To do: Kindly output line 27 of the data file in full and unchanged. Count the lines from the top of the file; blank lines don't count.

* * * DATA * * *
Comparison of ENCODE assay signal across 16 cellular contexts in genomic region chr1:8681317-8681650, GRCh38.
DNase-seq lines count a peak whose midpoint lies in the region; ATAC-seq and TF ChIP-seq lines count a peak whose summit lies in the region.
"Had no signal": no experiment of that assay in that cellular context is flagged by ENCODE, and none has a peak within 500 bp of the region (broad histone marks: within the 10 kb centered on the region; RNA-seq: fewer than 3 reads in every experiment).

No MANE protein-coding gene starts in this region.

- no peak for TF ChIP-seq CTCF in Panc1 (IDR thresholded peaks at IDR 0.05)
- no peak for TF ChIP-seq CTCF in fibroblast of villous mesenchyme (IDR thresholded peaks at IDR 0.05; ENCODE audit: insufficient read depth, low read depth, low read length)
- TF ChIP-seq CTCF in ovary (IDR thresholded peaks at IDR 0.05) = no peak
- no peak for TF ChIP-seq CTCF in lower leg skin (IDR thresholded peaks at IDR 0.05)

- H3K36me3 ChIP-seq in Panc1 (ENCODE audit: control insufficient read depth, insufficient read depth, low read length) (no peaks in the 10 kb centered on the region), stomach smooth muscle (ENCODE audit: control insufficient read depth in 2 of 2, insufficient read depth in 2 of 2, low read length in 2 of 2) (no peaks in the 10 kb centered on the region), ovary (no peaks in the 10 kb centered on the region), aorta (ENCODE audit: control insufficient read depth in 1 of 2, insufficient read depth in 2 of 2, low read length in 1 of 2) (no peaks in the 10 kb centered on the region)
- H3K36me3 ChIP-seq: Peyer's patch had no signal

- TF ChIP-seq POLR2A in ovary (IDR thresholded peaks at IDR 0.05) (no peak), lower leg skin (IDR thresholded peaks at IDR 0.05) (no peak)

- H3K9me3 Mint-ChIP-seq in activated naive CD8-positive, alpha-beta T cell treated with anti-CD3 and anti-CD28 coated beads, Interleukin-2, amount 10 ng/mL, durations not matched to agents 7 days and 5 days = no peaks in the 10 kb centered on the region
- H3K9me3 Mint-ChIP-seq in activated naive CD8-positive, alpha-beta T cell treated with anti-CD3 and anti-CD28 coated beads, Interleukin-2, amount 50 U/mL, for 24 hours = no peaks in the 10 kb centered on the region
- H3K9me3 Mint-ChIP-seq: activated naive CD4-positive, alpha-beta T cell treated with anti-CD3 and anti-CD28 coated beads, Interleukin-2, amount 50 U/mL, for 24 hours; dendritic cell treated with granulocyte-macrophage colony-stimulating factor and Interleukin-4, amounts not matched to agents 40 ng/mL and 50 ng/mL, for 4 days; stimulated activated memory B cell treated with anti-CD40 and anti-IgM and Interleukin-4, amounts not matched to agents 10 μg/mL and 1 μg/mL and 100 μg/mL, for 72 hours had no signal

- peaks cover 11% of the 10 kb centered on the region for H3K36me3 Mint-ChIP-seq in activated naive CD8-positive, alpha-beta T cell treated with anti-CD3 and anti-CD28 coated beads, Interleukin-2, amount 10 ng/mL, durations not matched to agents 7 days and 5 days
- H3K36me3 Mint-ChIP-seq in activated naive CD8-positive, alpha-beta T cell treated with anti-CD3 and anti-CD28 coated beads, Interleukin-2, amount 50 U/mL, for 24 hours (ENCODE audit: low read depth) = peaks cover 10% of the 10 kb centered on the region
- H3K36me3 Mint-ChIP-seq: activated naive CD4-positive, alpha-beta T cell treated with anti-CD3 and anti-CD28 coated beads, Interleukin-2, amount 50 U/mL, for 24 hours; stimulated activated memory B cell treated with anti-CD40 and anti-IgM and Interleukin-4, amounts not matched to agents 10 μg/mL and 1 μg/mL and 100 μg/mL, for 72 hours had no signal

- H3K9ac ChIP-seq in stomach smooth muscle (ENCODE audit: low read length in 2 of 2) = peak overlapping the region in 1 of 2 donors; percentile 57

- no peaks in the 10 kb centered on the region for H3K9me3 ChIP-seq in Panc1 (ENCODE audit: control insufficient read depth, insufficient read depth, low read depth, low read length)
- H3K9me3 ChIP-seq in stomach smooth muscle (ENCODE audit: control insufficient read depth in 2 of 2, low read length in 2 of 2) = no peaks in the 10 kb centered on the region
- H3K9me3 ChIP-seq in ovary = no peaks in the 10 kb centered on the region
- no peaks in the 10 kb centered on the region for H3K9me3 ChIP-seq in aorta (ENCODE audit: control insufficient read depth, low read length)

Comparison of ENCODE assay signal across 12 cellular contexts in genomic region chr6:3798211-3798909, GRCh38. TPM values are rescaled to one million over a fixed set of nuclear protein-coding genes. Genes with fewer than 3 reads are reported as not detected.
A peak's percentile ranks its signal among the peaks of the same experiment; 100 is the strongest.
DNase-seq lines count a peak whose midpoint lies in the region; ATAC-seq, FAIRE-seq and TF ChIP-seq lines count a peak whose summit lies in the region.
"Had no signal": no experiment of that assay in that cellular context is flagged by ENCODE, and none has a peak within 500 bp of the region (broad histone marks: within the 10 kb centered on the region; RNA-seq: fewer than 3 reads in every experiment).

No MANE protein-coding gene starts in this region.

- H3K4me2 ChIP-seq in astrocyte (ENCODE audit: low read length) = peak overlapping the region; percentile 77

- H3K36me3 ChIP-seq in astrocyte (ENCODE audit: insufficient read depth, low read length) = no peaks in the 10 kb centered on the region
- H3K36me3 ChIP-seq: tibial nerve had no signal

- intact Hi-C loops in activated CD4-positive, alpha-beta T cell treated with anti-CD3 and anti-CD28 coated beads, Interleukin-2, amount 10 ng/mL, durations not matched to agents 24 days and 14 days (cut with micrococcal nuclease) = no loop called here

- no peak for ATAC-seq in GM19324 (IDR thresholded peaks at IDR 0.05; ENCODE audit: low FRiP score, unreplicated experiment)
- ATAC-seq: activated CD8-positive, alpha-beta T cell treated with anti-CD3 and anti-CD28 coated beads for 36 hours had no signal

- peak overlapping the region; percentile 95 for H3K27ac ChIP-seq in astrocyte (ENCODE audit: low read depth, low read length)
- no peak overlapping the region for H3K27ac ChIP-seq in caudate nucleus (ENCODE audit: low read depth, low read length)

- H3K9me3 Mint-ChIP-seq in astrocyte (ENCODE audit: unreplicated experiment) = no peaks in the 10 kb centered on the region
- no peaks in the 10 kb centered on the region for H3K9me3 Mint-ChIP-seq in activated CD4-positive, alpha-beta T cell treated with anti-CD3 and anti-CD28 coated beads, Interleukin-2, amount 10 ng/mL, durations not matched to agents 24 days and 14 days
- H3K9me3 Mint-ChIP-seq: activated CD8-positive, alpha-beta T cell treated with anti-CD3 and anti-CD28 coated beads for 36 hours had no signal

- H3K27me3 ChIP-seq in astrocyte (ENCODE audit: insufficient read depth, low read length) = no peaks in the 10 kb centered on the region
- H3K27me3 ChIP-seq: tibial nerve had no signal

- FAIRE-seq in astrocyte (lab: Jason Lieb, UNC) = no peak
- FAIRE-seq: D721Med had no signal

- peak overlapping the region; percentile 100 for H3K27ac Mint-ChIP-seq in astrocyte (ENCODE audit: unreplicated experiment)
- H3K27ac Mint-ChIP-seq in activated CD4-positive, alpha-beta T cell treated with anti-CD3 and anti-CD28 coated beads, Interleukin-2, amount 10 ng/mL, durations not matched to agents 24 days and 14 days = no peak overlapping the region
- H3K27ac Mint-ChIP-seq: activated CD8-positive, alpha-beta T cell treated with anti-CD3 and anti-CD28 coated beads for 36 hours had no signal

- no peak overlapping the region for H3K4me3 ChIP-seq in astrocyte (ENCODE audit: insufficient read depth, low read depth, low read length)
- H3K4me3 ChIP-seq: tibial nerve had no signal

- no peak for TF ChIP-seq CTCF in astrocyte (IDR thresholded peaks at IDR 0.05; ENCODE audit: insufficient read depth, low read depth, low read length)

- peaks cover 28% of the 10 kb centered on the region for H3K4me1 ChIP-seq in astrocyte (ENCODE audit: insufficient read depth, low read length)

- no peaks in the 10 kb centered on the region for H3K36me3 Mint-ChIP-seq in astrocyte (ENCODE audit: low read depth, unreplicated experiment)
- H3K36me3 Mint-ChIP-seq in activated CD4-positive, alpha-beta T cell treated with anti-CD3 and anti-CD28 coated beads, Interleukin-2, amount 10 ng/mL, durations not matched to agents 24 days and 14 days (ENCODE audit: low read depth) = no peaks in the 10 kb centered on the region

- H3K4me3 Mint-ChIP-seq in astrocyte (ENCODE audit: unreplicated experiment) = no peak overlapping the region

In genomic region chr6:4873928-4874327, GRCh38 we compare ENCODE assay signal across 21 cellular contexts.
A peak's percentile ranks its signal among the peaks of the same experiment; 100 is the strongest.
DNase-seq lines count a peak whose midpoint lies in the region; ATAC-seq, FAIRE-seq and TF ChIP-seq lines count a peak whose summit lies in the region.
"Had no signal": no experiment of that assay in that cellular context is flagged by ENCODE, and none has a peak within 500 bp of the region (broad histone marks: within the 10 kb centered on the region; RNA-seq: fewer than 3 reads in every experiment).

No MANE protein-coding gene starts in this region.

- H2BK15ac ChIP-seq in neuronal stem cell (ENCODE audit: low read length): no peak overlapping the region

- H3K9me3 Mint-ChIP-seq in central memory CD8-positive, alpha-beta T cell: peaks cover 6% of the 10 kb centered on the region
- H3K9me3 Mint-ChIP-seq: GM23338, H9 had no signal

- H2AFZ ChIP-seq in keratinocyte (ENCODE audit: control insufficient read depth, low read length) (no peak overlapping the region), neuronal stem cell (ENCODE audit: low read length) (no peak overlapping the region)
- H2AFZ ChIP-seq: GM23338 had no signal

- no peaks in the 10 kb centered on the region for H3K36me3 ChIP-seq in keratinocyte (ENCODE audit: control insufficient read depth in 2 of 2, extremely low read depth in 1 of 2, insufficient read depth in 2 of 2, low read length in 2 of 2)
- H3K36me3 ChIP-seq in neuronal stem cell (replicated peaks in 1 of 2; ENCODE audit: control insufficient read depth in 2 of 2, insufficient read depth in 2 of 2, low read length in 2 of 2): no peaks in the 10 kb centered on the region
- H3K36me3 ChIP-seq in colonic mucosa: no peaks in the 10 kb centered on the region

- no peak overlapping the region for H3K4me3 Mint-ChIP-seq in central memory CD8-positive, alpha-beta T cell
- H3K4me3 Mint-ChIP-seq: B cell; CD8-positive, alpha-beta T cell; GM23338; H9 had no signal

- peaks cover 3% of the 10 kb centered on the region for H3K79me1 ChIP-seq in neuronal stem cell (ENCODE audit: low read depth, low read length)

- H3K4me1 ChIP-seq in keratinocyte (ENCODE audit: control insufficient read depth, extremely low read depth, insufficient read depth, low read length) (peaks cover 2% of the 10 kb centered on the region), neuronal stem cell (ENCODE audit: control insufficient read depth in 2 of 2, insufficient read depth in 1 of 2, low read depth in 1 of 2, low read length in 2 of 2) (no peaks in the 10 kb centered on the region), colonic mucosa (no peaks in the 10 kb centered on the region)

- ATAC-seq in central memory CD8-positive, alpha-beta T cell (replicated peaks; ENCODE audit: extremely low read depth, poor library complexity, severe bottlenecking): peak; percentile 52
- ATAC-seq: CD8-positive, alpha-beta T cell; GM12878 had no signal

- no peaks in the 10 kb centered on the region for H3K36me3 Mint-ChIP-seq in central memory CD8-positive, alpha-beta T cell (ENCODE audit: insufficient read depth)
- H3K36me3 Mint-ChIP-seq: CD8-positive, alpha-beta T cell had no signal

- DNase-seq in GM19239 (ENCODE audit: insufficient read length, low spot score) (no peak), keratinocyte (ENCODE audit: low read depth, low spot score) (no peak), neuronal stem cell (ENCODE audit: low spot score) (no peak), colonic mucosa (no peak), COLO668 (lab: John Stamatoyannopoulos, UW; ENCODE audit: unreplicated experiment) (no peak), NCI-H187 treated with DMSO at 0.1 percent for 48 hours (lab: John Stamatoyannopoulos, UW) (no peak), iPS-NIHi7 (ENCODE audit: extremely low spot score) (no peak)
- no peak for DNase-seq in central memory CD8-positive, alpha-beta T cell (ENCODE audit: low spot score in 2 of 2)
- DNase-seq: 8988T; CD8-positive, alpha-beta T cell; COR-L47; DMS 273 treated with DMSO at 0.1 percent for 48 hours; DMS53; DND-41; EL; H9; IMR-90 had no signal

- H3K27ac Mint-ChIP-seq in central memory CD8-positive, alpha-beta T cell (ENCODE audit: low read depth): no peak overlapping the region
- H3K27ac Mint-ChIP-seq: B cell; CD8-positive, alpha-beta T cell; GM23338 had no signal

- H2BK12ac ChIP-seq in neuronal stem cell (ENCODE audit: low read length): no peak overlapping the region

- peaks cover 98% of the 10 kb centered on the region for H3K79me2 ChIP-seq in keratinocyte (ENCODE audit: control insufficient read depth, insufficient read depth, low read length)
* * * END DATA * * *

No MANE protein-coding gene starts in this region.